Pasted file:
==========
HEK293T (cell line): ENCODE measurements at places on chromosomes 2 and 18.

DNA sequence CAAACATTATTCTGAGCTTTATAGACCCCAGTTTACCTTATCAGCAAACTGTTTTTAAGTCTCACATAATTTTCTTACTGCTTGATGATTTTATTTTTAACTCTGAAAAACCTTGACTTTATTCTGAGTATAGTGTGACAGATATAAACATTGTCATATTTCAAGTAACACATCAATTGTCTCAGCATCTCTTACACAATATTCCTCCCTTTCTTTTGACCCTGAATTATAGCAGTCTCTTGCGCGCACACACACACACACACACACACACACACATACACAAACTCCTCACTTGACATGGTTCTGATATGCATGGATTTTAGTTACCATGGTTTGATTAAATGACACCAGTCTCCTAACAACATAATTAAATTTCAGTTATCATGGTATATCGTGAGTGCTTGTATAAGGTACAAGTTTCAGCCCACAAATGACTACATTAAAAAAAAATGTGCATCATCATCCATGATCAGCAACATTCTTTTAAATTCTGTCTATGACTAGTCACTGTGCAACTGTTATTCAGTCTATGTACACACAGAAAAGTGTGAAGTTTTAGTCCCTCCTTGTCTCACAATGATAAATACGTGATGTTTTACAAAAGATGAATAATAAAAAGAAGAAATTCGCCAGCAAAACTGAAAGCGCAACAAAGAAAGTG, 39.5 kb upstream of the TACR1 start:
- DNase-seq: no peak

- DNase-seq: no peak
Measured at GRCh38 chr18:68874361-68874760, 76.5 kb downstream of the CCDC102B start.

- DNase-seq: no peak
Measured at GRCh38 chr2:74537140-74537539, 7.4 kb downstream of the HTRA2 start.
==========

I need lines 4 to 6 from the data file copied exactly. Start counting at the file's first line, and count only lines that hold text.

- DNase-seq: no peak
Measured at GRCh38 chr18:68874361-68874760, 76.5 kb downstream of the CCDC102B start.

- DNase-seq: no peak